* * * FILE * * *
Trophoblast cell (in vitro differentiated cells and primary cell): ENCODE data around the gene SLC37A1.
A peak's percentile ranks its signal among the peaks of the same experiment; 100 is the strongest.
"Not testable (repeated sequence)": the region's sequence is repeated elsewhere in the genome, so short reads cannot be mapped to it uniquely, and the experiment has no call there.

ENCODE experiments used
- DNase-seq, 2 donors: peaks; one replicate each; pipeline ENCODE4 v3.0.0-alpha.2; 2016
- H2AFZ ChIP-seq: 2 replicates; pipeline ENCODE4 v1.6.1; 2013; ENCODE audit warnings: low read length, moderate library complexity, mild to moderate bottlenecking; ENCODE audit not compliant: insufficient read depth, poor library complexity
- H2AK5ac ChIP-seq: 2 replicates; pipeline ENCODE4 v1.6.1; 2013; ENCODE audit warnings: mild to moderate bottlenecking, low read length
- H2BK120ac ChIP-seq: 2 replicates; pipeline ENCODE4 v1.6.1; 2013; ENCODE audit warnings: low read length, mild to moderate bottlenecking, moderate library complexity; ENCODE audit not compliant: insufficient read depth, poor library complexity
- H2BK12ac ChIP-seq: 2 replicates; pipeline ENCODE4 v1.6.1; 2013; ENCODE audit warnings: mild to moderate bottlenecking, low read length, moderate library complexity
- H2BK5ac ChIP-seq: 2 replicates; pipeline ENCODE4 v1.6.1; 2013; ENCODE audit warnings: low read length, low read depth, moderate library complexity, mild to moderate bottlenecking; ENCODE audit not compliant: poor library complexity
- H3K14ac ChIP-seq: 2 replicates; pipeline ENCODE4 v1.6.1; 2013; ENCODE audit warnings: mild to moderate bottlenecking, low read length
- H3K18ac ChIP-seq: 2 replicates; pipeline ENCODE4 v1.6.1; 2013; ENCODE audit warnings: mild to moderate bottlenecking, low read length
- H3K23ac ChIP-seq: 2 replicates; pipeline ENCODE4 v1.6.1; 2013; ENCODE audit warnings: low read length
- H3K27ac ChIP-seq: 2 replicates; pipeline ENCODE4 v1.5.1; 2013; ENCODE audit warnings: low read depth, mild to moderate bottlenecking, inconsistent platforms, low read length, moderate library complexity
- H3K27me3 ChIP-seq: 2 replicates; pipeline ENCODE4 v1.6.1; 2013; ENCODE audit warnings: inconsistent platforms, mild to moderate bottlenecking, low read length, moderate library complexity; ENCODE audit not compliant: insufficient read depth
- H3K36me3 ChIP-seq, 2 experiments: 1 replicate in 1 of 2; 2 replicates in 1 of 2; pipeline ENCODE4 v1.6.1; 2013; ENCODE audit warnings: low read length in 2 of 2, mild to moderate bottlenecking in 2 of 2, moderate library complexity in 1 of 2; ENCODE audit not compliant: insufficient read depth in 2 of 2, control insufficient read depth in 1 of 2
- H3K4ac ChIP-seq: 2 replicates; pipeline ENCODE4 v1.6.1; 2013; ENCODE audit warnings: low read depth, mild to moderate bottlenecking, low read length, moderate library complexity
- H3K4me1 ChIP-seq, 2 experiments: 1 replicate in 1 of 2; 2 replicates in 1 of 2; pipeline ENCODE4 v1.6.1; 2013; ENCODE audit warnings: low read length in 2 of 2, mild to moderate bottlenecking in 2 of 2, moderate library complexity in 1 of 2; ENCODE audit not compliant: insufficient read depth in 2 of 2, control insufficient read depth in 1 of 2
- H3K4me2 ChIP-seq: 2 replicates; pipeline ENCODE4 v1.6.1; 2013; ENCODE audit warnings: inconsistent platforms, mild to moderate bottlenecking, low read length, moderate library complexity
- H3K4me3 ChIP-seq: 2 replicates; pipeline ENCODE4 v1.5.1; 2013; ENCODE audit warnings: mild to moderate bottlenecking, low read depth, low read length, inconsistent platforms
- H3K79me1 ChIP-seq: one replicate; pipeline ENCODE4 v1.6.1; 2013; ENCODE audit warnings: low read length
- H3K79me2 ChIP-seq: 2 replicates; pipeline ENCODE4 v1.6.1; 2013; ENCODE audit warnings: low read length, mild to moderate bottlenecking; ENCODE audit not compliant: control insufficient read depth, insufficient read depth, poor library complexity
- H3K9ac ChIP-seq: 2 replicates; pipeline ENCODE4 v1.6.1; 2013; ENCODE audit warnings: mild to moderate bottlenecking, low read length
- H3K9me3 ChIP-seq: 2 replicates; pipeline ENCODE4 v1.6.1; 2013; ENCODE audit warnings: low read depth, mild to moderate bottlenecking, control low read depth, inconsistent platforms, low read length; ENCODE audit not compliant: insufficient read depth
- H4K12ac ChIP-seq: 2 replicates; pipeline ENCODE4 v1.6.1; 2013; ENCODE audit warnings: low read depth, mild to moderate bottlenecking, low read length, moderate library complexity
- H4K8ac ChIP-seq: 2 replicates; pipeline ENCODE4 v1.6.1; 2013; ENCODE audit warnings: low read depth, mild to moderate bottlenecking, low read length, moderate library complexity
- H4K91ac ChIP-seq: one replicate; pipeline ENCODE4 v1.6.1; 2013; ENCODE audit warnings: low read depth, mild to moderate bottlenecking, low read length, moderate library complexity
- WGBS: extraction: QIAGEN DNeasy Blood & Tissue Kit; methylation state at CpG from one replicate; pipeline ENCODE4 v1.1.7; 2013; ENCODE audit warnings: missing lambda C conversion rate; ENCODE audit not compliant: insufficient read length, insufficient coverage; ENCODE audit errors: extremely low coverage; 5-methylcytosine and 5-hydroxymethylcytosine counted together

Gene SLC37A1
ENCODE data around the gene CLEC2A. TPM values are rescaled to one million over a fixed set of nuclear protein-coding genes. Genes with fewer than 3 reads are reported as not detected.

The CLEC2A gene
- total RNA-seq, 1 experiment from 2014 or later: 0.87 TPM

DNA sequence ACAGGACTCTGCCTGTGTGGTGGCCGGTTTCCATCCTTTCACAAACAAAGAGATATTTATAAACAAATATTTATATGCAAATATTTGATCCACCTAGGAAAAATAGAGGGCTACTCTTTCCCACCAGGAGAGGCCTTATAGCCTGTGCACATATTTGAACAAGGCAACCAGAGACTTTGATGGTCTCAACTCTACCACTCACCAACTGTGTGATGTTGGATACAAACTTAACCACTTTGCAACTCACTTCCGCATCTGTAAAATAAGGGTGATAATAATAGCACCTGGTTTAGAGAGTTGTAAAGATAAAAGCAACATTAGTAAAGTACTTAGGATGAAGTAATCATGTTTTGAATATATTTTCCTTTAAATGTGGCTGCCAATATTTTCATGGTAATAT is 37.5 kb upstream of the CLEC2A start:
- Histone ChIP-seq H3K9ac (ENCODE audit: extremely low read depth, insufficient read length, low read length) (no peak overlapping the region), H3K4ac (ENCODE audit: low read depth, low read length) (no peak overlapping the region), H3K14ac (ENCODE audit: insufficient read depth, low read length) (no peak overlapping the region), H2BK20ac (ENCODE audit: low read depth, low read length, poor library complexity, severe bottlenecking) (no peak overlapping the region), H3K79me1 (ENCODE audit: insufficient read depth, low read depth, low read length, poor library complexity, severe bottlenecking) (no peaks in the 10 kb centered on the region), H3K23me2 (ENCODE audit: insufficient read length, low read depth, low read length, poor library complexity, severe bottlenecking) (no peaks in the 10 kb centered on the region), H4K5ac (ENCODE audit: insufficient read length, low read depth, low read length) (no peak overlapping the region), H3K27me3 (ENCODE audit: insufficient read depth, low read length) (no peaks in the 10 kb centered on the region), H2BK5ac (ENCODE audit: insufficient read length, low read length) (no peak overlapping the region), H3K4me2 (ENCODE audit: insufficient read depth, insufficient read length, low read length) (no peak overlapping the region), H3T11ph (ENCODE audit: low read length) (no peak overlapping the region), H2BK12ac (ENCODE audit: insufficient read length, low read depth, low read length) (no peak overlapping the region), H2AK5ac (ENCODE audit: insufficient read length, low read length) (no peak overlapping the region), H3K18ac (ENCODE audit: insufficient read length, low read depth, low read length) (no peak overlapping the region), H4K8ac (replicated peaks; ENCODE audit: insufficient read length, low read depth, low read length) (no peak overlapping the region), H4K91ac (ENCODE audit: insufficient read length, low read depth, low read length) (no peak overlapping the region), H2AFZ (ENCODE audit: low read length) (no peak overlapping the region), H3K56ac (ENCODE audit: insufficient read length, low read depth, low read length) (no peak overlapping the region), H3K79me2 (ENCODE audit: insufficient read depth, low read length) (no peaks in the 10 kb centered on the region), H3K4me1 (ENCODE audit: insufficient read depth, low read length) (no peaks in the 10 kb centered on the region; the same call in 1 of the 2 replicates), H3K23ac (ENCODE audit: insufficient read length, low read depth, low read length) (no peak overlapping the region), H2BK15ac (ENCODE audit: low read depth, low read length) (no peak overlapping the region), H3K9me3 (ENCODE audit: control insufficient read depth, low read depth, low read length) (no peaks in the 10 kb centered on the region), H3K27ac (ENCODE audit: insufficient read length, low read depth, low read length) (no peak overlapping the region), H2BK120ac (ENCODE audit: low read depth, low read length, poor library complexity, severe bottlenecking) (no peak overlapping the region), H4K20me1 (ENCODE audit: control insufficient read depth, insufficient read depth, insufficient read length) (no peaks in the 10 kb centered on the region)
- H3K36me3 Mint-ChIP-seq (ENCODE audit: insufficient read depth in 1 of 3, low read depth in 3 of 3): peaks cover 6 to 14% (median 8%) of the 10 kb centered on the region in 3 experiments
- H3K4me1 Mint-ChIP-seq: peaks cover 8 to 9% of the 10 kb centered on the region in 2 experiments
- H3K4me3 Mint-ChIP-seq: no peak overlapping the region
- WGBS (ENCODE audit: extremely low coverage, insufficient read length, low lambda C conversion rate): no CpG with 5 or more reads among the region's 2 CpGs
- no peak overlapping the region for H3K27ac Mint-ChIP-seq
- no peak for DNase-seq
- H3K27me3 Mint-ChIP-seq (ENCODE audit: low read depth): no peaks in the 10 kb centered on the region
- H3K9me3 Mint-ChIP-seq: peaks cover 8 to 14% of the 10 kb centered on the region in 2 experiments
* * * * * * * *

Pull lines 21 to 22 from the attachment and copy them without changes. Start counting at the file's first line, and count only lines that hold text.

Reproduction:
- H3K79me1 ChIP-seq: one replicate; pipeline ENCODE4 v1.6.1; 2013; ENCODE audit warnings: low read length
- H3K79me2 ChIP-seq: 2 replicates; pipeline ENCODE4 v1.6.1; 2013; ENCODE audit warnings: low read length, mild to moderate bottlenecking; ENCODE audit not compliant: control insufficient read depth, insufficient read depth, poor library complexity